Chipotle in the Spotlight: Is Filming Workers Invasive or Justified?

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Is all publicity good publicity? Chipotle isn’t so sure, as the southwestern burrito-and-bowl restaurant finds itself under scrutiny in a recent TikTok trend that’s sweeping social media.

The controversy broils around alleged skimpy amounts of protein being offered at a chain typically known for its hefty portions. Resentful customers have resorted to filming employees as they’re preparing orders and posting complaints to social media.

One influencer said he couldn’t let the worker “disrespect me with that protein size.” His clip racked up 115,000-plus likes and inspired copycat videos. Another influencer with an audience of 2.6 million encouraged followers to “tank” Chipotle’s reviews by giving one star on their mobile app.

TikTok influencer Keith Lee most powerfully promoted the trend to film orders so customers aren’t skimped. “These portions be crazy,” said the former mixed martial arts fighter. “Where’s the chicken at (sic)?” A TikTok food critic, Lee has over 16 million followers.

Atulya Dora-Laskey, who works at a Chipotle in Lansing, Michigan, says she finds it “very stressful and dehumanizing” to be filmed while working, and it’s “immediately anxiety-inducing for my co-workers and me.”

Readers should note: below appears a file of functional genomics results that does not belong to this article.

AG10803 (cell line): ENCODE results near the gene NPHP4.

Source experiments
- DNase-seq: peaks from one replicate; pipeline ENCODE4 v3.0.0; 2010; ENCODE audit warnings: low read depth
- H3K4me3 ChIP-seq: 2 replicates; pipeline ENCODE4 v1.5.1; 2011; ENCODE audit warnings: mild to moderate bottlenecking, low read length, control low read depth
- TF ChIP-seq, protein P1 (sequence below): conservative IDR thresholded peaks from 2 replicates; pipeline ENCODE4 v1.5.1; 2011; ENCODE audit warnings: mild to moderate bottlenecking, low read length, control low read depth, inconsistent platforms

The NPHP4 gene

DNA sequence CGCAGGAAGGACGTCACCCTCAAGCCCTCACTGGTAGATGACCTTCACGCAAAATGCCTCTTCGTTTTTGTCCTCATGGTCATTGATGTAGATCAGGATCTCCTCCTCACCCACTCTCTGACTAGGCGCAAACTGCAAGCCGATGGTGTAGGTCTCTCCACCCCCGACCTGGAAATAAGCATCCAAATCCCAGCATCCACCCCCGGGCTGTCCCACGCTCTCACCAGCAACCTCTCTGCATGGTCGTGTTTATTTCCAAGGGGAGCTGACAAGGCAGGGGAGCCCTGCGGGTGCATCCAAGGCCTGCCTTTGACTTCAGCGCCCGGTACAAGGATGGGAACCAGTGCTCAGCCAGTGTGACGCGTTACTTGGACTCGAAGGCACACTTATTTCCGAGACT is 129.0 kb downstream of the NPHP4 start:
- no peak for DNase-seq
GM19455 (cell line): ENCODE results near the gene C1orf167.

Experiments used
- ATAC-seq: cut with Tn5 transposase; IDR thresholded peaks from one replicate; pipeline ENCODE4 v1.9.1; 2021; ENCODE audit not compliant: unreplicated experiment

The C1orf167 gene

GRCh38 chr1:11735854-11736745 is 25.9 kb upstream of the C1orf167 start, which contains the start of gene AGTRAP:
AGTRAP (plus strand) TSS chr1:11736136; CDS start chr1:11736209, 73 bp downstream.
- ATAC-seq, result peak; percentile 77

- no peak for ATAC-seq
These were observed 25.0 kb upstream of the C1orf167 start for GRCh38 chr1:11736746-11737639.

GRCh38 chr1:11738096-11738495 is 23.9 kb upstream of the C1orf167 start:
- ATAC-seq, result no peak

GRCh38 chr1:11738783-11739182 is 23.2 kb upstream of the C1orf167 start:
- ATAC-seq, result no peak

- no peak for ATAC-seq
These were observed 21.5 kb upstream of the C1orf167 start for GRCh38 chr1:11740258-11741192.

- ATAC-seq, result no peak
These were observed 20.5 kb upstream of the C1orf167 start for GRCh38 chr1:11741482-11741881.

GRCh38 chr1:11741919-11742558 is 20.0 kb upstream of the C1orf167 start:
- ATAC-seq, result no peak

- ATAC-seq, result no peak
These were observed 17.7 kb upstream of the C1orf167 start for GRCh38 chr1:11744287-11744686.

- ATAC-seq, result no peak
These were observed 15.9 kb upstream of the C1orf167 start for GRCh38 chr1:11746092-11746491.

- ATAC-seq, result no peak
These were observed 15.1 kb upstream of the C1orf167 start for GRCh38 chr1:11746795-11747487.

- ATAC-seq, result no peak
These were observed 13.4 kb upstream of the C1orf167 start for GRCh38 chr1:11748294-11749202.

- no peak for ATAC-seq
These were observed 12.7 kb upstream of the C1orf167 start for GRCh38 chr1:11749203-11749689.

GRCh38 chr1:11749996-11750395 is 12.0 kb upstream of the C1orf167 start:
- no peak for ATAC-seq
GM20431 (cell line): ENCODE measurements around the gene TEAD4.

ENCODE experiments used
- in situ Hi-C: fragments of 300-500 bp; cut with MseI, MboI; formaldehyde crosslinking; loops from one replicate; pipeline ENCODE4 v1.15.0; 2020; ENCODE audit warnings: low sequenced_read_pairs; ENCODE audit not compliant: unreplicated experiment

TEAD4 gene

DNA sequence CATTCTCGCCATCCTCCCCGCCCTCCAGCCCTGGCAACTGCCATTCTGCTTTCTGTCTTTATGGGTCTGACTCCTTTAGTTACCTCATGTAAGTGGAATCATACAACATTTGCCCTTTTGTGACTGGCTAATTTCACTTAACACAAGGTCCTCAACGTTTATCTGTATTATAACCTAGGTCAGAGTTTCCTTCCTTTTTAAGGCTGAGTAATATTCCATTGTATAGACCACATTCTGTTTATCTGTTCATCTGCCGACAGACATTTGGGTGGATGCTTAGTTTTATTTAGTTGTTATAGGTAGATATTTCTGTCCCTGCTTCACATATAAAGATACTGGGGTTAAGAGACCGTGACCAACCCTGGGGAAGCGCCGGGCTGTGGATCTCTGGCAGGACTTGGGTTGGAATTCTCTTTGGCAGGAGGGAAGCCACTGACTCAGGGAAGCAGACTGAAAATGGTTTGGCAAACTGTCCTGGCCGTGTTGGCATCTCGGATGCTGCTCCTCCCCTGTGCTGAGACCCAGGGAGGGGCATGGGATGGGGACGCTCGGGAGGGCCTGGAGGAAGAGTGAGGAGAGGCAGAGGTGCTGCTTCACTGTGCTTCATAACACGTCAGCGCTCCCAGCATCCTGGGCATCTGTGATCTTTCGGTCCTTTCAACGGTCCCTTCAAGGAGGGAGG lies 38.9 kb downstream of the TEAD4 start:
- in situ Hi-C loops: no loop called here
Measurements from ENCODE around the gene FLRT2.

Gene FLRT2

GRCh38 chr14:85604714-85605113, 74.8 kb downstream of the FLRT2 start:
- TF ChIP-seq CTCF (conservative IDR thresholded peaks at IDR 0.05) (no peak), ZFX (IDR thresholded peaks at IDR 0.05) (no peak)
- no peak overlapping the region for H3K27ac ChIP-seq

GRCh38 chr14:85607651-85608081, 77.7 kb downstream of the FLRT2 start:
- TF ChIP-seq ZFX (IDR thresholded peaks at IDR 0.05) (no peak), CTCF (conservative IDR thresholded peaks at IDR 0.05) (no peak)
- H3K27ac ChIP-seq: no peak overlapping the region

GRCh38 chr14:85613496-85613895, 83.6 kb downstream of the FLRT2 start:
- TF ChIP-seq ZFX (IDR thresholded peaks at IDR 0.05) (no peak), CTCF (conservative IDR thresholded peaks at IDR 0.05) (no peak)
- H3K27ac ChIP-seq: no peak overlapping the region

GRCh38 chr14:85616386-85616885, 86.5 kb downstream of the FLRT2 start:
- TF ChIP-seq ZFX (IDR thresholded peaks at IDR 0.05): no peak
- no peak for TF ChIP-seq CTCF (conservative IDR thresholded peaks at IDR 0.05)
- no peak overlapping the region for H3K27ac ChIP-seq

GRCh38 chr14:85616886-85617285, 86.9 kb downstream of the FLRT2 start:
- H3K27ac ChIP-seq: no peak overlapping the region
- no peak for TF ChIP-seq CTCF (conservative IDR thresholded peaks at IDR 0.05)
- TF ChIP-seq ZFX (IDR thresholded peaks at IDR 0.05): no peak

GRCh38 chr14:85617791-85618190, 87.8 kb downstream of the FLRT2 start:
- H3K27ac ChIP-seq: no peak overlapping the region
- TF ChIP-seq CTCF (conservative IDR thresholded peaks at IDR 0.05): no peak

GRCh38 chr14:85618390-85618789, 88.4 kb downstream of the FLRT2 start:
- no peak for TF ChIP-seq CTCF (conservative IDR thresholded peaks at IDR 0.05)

She shared that sometimes employees will actually serve smaller portions if a customer is filming them, because they don’t want to be seen on video by their manager giving larger portions than what’s allowed.

“There’s a real interest in placing blame on crew members,” said Dora-Laskey. She believes frustration should be directed to the top and not toward employees just doing their job.

Chipotle’s CEO, Brian Niccol, says he does not condone the filming trend, and advised that “filming does not result in larger portion sizes.”

One factor is Chipotle is struggling with a staffing shortage in North America. If a store runs out of a protein, explained Dora-Laskey, it can take “quite a while” to have more ready to go when a shift is understaffed. So “you’re probably going to give them as little…as possible.”

Buyer beware. Last July Chipotle’s CEO told investors a collaborative robot could be ready to hit restaurants in 12 to 18 months. It can reportedly make up to 180 bowls in an hour, six times greater than what a person produces.

While one distressed employee on Reddit urges people to “stop shoving phones in our faces,” we wonder if an option may be to just try asking nicely. After all, would a mechanical server give you that extra dollop if requested? Keep reading here.

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